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Cockney (was: basic vocab)

From:Raymond Brown <ray.brown@...>
Date:Thursday, September 21, 2000, 20:44
At 8:12 pm -0400 20/9/00, Nik Taylor wrote:
>Mangiat wrote: >> Indeed I meant Standard English. I've never heard Cockney, but isn't that >> dialect famous because it's full of glottal stops? > >Among other things. There's also the loss (not sure if it's complete
> or >just in certain environments) of /T/ and /D/, so that "brother" comes >out as "bruvver". Also drops /h/ and
Both features, i.e. /T/ pronounced [f], /D/ pronounced [v] and dropping /h/ are found fairly widely in colloquial speech in other places, e.g. south east Wales coastal belt. Even more typically Cockney, perhaps, is the pronunciation of 'dark l' as [w], thus 'filled' [fIwd], 'bell' [bEw] etc. This has, however, spread into the regions around London and is probably still increasing. I grew up in West Sussex; but my village was only 40 miles from London and this pronunciation had spread there at least 50 years back. Mingled with the Sussex pronunciation (still very much current) of /au/ as /Ew/, I pronounced _tell_, _tail_, _tale_ and _towel_ as homophones when I was young [tEw].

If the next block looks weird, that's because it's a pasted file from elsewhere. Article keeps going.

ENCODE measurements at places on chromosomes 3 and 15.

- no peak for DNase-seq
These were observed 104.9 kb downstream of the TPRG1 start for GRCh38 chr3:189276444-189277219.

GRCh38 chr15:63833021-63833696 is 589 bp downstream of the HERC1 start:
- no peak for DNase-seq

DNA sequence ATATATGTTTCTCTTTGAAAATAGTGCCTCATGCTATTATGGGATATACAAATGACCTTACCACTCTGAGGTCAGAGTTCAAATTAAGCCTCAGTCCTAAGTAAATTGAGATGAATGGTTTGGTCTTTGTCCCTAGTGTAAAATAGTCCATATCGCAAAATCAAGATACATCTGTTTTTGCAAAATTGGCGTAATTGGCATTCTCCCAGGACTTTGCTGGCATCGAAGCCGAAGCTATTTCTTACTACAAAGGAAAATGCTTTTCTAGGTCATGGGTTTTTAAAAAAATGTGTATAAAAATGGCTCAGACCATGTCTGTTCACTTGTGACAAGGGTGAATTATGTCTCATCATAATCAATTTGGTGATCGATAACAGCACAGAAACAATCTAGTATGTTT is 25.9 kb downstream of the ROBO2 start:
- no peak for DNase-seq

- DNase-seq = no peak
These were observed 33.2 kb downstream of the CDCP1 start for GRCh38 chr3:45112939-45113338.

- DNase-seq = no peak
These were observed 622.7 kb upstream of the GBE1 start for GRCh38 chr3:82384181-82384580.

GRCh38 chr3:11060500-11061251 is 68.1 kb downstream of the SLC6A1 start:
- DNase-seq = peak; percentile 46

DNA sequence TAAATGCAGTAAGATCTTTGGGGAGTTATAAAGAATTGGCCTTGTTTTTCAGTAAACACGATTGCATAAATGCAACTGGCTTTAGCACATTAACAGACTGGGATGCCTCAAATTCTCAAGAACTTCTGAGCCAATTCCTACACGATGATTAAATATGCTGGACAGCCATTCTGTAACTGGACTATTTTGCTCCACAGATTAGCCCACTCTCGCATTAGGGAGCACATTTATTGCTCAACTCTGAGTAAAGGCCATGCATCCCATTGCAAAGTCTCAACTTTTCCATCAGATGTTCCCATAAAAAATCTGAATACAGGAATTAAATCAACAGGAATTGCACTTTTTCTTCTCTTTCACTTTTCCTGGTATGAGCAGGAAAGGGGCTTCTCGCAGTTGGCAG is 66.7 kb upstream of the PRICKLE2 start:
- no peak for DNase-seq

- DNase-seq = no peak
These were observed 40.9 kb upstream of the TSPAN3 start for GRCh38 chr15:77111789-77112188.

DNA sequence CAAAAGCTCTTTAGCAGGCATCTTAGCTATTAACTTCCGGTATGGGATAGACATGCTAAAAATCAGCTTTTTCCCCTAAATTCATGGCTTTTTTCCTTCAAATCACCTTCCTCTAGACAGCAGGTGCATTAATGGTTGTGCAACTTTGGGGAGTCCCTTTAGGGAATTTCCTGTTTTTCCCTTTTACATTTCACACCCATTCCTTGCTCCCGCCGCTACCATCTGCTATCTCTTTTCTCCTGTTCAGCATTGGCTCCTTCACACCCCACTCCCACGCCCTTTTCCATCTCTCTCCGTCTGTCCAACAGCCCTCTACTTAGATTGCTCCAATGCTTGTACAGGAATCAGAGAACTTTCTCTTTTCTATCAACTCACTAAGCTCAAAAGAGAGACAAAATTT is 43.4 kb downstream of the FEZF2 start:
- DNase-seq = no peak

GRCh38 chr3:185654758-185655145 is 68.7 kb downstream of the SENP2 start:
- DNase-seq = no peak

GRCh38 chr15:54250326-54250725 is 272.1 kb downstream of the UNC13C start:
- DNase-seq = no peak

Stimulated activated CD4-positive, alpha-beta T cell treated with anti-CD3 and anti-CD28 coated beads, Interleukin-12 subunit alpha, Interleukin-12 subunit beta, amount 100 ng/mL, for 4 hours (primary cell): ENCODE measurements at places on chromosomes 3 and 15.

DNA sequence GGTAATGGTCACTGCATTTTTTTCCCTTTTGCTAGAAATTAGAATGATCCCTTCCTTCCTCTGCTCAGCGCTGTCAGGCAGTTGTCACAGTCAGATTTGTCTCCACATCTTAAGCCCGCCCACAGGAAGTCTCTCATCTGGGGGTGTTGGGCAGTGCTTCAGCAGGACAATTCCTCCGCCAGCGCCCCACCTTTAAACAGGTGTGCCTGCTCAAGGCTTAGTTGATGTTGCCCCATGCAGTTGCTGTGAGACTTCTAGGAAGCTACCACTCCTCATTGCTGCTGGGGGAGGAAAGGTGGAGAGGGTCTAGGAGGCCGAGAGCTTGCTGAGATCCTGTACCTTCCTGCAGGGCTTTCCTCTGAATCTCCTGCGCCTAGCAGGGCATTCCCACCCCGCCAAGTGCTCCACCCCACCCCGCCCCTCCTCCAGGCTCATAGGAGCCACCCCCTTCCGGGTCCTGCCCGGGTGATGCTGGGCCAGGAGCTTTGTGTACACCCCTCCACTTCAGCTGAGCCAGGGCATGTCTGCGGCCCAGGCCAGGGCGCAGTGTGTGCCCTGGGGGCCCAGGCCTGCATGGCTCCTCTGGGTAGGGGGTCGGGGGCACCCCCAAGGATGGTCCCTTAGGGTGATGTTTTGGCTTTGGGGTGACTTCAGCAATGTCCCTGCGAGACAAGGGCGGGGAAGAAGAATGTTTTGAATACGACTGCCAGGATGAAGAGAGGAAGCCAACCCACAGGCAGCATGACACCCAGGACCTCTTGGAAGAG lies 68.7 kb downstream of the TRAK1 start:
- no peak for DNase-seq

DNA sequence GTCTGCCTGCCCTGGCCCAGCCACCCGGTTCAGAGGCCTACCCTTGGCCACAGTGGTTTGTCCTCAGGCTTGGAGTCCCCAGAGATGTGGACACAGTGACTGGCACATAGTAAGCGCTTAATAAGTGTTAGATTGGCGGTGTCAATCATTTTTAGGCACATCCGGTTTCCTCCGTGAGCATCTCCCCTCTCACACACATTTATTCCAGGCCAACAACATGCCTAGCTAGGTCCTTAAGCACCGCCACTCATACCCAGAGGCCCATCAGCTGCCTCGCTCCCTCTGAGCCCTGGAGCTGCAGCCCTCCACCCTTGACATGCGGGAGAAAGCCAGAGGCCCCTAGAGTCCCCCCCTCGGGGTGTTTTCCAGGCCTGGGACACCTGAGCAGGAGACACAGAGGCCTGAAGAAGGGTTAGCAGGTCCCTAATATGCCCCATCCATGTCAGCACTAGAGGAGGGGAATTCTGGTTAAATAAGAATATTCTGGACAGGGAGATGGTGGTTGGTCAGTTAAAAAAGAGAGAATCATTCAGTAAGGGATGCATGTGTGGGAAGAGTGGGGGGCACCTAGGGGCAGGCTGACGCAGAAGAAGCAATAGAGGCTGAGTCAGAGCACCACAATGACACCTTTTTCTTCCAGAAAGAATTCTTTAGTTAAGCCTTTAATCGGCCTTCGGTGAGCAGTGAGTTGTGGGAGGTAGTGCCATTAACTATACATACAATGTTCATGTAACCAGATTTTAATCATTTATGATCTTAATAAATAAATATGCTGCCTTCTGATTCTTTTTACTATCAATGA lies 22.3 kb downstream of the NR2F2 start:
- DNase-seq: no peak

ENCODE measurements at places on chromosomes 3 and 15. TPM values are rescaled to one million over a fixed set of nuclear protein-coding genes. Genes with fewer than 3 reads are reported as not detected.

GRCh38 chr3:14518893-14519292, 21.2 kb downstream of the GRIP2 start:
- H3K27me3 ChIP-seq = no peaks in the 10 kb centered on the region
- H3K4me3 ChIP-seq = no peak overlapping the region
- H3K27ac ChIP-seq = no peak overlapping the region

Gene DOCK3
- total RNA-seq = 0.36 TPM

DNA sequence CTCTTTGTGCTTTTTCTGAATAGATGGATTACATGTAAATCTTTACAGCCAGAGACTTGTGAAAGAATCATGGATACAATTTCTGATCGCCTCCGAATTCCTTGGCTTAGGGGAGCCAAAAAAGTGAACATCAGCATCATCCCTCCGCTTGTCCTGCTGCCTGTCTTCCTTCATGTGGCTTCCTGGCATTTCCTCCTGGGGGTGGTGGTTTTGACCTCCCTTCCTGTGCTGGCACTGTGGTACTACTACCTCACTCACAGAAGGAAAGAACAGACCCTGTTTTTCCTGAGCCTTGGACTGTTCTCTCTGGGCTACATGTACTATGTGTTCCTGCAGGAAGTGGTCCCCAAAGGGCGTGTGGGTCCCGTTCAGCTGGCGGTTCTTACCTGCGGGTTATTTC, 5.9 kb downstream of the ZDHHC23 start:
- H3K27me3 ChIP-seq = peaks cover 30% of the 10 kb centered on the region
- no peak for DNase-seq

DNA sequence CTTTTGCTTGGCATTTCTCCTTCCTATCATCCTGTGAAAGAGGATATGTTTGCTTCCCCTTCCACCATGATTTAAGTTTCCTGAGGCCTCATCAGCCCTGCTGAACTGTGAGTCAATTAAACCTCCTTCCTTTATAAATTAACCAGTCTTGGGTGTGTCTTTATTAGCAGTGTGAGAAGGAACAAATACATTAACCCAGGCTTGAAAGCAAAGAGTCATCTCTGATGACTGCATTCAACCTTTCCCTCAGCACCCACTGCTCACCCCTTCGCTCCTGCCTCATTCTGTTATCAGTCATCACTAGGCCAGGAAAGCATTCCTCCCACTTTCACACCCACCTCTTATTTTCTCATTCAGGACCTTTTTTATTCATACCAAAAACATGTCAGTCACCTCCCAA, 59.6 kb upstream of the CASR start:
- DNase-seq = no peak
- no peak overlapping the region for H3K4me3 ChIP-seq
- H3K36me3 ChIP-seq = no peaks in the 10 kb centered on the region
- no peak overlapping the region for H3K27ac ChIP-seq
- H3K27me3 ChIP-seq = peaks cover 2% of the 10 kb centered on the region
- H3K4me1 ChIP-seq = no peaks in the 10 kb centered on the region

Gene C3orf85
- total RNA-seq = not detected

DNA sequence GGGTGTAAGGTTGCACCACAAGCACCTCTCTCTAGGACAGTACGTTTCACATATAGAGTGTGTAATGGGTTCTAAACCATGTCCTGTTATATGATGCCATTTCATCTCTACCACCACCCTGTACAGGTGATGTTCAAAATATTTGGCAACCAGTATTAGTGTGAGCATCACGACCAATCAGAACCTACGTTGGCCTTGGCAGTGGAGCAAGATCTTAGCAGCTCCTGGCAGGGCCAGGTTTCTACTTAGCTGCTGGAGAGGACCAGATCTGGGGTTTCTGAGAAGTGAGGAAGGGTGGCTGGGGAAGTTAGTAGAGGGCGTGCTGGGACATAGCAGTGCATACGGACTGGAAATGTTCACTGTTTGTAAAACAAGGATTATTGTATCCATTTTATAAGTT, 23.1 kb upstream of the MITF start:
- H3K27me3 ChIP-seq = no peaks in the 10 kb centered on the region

>is also famous for "rhyming >slang", like "dog and bone" for "telephone".
Yep, tho even that has spread beyond the strictly Cockney area. However, me ol' chinas, it still seems to be largely confined to the London area and its environs. Ray. ========================================= A mind which thinks at its own expense will always interfere with language. [J.G. Hamann 1760] =========================================